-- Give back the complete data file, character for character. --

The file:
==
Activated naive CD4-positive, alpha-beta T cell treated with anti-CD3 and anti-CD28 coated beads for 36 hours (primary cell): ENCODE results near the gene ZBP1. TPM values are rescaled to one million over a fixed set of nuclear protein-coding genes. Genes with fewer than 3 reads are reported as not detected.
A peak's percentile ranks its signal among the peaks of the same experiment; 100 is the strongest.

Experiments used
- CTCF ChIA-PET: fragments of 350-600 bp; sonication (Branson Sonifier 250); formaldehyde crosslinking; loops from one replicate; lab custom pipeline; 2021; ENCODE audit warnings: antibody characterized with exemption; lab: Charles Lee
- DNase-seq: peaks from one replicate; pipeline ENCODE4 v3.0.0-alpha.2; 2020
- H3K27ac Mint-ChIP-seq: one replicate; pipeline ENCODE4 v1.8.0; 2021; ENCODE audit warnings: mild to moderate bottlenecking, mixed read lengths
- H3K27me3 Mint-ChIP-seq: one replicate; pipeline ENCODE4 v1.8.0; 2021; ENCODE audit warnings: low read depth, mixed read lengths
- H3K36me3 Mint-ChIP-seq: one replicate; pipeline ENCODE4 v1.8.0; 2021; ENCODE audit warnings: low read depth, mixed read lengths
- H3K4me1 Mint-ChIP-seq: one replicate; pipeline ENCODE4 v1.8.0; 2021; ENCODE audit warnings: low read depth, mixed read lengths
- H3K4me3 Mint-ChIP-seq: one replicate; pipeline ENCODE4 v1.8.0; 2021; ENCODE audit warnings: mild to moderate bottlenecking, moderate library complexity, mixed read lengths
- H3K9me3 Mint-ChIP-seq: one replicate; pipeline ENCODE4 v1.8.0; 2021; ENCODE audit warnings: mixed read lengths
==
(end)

Activated naive CD4-positive, alpha-beta T cell treated with anti-CD3 and anti-CD28 coated beads for 36 hours (primary cell): ENCODE results near the gene ZBP1. TPM values are rescaled to one million over a fixed set of nuclear protein-coding genes. Genes with fewer than 3 reads are reported as not detected.
A peak's percentile ranks its signal among the peaks of the same experiment; 100 is the strongest.

Experiments used
- CTCF ChIA-PET: fragments of 350-600 bp; sonication (Branson Sonifier 250); formaldehyde crosslinking; loops from one replicate; lab custom pipeline; 2021; ENCODE audit warnings: antibody characterized with exemption; lab: Charles Lee
- DNase-seq: peaks from one replicate; pipeline ENCODE4 v3.0.0-alpha.2; 2020
- H3K27ac Mint-ChIP-seq: one replicate; pipeline ENCODE4 v1.8.0; 2021; ENCODE audit warnings: mild to moderate bottlenecking, mixed read lengths
- H3K27me3 Mint-ChIP-seq: one replicate; pipeline ENCODE4 v1.8.0; 2021; ENCODE audit warnings: low read depth, mixed read lengths
- H3K36me3 Mint-ChIP-seq: one replicate; pipeline ENCODE4 v1.8.0; 2021; ENCODE audit warnings: low read depth, mixed read lengths
- H3K4me1 Mint-ChIP-seq: one replicate; pipeline ENCODE4 v1.8.0; 2021; ENCODE audit warnings: low read depth, mixed read lengths
- H3K4me3 Mint-ChIP-seq: one replicate; pipeline ENCODE4 v1.8.0; 2021; ENCODE audit warnings: mild to moderate bottlenecking, moderate library complexity, mixed read lengths
- H3K9me3 Mint-ChIP-seq: one replicate; pipeline ENCODE4 v1.8.0; 2021; ENCODE audit warnings: mixed read lengths